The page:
…Does this film glorify the Red Scare?

  22. I agree, Murrow did a great service to the Soviet Union by protecting their American spies from McCarthy, and should be counted next to Walter Duranty as one of Communism’s great Western heroes.

    As far as I can see, McCarthy rendered Communism a far greater service than Duranty, Murrow or even Hiss did by diverting attention to multitudes of hapless smucks while the real Soviet operatives (who were far too smart to be involved with Progressive Youth movements and the like) operated with impunity.

  23. As far as I can see, McCarthy rendered Communism a far greater service than Duranty, Murrow or even Hiss did by diverting attention to multitudes of hapless smucks while the real Soviet operatives (who were far too smart to be involved with Progressive Youth movements and the like) operated with impunity.

    Hapless smucks? If you’re by chance referring to Hollywood, you are confusing the activities of McCarthy with those of HUAC. If not, I apologize.

    That said, there are too many dumb fucks who think McCarthy went after Hollywood.

  24. The problem with the Crucible is that it is nothing more than a Self Righteous Arthur Miller Message Play, kind of like Stanley Kramer movies (*cough* cough* High Noon anyone?). It is not historical accurate or even good in an objective wat but can only be enjoyed by a bunch of Commies who still believe that Dalton Trumbo was not a Stalinist Commie and that McCarthy ran HUAC and Alger Hiss and the Rosenbergs were innocent, etc.

  25. The problem with the Crucible is that it is nothing more than a Self Righteous Arthur Miller Message Play, kind of like Stanley Kramer movies (*cough* cough* High Noon anyone?). It is not historically accurate or even good in an objective way but can only be enjoyed by a bunch of Commies who still believe that Dalton Trumbo was not a Stalinist Commie and that McCarthy ran HUAC and Alger Hiss and the Rosenbergs were innocent, etc.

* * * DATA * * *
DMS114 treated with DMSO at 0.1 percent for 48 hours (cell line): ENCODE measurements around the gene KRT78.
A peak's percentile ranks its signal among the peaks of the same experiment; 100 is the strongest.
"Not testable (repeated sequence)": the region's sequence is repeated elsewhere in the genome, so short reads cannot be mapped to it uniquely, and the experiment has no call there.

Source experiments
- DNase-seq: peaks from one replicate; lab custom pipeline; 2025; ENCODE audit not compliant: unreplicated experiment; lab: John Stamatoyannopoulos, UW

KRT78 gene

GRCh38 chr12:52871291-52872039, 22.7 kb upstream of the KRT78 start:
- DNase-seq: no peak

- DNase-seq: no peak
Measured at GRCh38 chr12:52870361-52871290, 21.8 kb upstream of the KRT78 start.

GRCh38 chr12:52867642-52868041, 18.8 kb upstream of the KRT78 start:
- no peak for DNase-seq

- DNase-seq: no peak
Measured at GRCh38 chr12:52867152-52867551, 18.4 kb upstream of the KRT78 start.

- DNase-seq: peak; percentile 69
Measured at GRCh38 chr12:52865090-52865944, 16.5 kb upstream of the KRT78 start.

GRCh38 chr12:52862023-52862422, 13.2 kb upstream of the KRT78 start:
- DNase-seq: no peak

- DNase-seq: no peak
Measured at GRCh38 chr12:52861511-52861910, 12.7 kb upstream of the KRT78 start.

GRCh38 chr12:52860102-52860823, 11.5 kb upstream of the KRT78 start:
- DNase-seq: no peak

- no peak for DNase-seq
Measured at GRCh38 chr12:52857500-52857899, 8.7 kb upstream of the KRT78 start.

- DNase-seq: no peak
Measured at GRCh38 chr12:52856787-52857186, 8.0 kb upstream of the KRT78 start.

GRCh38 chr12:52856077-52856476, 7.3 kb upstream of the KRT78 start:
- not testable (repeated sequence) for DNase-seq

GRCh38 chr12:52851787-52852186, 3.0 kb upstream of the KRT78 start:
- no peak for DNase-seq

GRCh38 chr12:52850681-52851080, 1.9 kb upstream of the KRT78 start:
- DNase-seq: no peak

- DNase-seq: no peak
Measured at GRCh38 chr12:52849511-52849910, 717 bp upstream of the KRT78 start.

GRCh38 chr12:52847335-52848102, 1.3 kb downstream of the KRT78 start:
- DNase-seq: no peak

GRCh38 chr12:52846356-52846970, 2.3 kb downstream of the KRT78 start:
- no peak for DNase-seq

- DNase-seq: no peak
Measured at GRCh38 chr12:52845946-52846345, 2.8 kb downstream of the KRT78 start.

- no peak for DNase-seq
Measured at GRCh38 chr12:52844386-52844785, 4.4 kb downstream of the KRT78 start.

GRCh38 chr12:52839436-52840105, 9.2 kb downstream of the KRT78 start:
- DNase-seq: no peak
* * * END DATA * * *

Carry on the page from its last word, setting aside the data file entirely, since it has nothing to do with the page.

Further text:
26. Indeed, if you made The Crucible historically accurate, wouldn’t it ruin what the play says about the Red Scare?

    Well, yes, historical accuracy does tend to take the zing out of propaganda.

    “The Crucible” pretty much loses all of what little merit it had once a viewer is educated enough to realize that Communist agents, unlike witches, actually existed.

  27. It’s spelled “schmucks”, Annie Hall.

  28. Y’all are certifiable.

    Oedipus Rex and Antigone are predicated on anti-Persian propaganda. They’re also historically inaccurate. …They didn’t even play nice with the legends!

    …Does that make them bad plays? …I already brought up Shakespeare. …for Pete’s sake!

  29. If I judge it correctly, Good Night, and Good Luck intends to serve as a parable for our times and not a history lesson. Its makers want us to find contemporary “resonance” in the film and conclude that, compared to the giants of 1954, modern journalists have been cowed by those in political power.

    I haven’t seen the film yet. …when I do, I’ll look for contemporary references.

    Readers of Reason didn’t miss much in the run-up to the Iraq War. …That one of the reasons I subscribed again.

    When I saw the polls that came out a full year after we invaded showing that a majority of Americans still believed that Saddam Hussein was complicit in the attacks on 9/11, I found myself wondering about the rest of the press. …and whether they’d been cowed by those in power. …I still wonder about it.

    …If the main stream media had shown more backbone, …?

  30. The worst bane of Hollywood was always its insufferable nostalgia.

    I guess this is why half of the “new” movies coming out now are based on old Baby Boomer sitcoms.

    It wasn’t always so bad. I like to look back at the movies of my childhood, and think, “Gee it was great when there wasn’t so much nostalgia around — those where the good old days.”

  31. [i]Y’all are certifiable.

    Oedipus Rex and Antigone are predicated on anti-Persian propaganda. They’re also historically inaccurate. …They didn’t even play nice with the legends!

    …Does that make them bad plays? …I already brought up Shakespeare. …for Pete’s sake!
    [/i]

    Well they don’t teach those plays as political treatises do they? Unlike the Crucible whose sole reason for being praised is for its “message.” Oh and it sucks too.